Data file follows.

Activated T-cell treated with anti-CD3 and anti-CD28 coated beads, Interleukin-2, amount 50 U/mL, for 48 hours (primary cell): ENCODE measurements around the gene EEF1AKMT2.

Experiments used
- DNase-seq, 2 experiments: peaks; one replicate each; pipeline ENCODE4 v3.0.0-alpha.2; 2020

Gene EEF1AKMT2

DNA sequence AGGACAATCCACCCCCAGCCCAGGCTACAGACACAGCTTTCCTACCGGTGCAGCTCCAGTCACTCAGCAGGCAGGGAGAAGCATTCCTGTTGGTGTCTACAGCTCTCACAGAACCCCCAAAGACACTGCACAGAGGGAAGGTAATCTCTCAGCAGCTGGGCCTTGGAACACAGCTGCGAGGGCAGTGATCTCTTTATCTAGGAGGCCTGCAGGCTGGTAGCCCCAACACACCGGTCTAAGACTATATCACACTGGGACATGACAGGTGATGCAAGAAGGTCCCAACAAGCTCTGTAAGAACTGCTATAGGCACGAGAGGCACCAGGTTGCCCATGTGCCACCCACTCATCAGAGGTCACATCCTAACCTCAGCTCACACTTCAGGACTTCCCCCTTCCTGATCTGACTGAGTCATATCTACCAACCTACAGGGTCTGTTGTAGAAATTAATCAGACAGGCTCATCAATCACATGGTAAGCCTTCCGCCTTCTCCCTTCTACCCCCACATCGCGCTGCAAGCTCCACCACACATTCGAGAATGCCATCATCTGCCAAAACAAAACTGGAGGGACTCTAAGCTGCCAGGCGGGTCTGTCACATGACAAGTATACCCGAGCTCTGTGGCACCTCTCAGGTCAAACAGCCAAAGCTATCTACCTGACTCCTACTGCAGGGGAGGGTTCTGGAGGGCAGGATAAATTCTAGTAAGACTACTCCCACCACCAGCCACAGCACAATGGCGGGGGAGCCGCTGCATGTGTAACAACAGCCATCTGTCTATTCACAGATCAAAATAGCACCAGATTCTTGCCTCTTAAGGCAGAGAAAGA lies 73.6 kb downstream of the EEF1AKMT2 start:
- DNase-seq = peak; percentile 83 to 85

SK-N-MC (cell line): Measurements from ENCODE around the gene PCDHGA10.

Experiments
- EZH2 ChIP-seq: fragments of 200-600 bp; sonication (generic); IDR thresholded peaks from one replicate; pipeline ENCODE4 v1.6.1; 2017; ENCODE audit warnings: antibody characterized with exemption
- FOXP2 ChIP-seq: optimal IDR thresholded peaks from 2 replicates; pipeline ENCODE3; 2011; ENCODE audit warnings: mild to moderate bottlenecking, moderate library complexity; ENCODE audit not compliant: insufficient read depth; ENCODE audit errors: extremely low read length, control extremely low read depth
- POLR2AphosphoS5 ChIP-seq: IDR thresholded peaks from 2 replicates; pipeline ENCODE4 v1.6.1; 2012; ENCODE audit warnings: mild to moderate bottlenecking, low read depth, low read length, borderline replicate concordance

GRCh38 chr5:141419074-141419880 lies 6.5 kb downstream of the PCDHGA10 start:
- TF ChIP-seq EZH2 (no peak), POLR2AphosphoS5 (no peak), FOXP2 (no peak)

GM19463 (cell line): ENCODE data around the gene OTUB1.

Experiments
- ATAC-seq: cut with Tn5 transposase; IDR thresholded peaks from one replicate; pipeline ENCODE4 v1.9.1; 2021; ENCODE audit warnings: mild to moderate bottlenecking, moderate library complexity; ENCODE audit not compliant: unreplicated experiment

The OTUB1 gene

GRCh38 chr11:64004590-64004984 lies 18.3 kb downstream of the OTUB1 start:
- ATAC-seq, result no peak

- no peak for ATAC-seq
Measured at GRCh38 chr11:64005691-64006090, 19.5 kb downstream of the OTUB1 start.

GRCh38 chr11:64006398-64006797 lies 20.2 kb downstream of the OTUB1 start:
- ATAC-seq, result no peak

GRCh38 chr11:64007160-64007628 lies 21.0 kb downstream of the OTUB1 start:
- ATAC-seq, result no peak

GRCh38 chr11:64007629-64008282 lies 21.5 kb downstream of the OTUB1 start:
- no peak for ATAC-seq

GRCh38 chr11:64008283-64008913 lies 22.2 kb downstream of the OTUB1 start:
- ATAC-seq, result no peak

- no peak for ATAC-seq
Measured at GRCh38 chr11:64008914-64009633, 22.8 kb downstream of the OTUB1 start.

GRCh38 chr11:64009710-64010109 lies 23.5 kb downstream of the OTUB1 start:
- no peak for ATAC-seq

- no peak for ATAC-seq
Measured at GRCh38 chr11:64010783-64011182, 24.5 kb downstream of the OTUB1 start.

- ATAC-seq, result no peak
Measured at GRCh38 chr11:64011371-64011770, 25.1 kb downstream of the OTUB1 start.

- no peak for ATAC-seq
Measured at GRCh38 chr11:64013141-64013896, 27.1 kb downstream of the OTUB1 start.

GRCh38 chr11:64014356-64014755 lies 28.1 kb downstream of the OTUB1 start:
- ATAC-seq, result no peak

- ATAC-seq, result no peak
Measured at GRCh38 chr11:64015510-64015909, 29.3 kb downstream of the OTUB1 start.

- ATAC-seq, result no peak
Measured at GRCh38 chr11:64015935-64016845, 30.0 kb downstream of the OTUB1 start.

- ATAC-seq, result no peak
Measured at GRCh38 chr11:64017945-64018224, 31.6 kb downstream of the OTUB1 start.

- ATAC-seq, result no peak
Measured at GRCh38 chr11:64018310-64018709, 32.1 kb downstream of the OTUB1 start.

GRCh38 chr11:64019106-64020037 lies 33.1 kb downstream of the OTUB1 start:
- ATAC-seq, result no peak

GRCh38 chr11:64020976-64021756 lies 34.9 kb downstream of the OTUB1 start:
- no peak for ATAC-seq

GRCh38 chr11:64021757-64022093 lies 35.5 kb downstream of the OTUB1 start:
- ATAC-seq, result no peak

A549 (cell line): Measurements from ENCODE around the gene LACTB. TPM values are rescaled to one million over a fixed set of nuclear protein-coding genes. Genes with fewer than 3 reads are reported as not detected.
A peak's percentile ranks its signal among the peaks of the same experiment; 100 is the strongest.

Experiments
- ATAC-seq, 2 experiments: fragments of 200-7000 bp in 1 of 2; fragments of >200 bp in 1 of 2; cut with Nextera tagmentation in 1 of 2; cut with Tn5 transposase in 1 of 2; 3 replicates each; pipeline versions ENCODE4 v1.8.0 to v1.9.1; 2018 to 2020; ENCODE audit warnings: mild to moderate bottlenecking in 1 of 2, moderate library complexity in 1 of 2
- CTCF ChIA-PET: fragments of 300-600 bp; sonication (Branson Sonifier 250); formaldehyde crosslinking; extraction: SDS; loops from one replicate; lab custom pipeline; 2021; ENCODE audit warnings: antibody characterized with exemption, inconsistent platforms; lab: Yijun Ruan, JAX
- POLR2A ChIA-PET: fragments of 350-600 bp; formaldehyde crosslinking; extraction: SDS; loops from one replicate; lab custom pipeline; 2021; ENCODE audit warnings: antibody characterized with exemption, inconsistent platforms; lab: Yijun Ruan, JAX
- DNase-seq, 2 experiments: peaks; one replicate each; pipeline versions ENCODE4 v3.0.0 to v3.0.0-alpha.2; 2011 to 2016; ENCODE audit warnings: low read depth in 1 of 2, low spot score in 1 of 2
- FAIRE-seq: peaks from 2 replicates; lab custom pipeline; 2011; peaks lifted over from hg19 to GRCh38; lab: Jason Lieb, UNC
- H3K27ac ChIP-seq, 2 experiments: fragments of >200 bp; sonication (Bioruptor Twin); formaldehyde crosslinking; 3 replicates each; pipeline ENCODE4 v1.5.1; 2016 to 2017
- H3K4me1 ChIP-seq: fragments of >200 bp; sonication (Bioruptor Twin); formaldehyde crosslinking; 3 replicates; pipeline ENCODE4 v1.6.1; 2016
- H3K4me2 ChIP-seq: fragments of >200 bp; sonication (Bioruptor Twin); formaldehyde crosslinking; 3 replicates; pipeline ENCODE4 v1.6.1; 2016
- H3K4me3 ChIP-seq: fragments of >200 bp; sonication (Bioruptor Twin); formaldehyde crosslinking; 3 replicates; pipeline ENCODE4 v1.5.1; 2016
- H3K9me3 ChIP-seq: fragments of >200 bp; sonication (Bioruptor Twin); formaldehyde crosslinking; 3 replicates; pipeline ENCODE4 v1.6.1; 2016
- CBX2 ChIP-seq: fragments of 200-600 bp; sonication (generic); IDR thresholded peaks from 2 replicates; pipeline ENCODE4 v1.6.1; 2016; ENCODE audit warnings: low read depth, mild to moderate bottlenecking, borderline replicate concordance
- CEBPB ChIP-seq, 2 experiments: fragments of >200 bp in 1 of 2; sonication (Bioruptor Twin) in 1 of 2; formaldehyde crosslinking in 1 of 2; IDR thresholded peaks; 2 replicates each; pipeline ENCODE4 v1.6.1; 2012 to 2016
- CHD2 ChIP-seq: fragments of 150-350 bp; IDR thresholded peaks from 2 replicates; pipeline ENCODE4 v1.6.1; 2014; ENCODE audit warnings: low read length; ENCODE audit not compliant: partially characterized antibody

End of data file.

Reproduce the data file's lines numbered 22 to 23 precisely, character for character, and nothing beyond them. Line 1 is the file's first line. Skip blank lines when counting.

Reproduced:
GRCh38 chr11:64006398-64006797 lies 20.2 kb downstream of the OTUB1 start:
- ATAC-seq, result no peak